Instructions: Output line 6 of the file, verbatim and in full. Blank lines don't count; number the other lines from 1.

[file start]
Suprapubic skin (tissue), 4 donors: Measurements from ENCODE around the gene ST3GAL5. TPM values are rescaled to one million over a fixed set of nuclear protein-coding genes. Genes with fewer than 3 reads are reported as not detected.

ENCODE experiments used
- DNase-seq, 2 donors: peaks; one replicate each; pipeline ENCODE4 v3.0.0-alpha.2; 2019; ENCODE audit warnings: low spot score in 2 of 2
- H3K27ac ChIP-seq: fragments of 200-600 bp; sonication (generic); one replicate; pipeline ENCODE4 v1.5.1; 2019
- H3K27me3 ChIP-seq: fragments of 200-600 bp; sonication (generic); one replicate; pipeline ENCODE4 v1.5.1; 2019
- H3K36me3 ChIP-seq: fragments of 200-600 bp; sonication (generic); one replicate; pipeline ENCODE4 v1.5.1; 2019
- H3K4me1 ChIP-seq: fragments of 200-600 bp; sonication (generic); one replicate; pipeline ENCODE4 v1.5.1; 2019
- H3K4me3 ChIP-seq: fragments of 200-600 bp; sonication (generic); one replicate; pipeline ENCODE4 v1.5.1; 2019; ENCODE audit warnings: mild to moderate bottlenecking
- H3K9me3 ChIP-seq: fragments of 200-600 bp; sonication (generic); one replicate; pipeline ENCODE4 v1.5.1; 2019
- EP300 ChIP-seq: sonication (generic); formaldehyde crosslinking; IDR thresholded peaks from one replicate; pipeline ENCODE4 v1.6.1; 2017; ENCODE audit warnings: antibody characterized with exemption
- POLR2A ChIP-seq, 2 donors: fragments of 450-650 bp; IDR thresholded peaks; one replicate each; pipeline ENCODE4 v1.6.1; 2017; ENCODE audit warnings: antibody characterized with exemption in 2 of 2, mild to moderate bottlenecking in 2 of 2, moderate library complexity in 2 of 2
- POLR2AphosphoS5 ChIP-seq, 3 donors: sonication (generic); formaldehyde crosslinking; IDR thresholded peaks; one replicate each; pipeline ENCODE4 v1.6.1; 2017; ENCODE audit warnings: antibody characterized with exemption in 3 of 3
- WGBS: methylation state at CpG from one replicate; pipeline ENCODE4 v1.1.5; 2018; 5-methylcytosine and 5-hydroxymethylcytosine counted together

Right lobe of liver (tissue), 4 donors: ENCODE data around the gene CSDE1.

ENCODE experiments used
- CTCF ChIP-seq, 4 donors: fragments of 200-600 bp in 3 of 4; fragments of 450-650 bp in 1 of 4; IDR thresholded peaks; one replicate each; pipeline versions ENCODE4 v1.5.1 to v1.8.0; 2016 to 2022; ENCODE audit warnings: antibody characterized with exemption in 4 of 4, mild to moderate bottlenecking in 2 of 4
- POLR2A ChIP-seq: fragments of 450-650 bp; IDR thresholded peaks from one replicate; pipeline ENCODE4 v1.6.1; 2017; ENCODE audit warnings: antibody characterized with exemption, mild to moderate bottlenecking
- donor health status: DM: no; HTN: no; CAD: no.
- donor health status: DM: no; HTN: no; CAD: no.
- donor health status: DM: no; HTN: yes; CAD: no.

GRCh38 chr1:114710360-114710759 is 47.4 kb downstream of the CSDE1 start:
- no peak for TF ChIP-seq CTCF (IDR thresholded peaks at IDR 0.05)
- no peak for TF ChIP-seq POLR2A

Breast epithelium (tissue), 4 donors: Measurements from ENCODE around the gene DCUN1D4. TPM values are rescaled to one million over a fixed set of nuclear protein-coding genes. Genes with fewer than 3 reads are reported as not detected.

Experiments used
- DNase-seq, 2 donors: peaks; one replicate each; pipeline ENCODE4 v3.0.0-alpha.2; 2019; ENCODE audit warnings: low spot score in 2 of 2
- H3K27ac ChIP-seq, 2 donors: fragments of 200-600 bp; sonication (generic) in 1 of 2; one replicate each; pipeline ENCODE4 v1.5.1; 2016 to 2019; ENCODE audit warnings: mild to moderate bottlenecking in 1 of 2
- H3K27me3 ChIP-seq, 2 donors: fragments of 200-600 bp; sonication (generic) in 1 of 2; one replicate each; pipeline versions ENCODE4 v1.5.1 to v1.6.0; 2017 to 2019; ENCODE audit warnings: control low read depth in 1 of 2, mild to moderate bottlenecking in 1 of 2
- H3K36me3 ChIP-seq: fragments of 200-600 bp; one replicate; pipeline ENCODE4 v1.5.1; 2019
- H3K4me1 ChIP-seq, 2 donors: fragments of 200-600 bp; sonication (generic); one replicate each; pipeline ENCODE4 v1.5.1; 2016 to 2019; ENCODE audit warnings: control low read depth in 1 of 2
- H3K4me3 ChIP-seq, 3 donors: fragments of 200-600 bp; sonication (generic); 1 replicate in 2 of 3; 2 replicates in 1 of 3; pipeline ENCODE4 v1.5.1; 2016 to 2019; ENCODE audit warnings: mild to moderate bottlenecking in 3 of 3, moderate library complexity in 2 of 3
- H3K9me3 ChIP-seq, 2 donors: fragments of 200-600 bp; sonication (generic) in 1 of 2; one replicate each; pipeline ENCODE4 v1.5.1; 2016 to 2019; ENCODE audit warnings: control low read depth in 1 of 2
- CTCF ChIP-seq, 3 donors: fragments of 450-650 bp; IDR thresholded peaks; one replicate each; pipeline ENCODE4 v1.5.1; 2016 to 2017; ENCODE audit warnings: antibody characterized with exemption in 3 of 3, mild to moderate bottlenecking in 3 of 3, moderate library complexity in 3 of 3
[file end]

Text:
- H3K36me3 ChIP-seq: fragments of 200-600 bp; sonication (generic); one replicate; pipeline ENCODE4 v1.5.1; 2019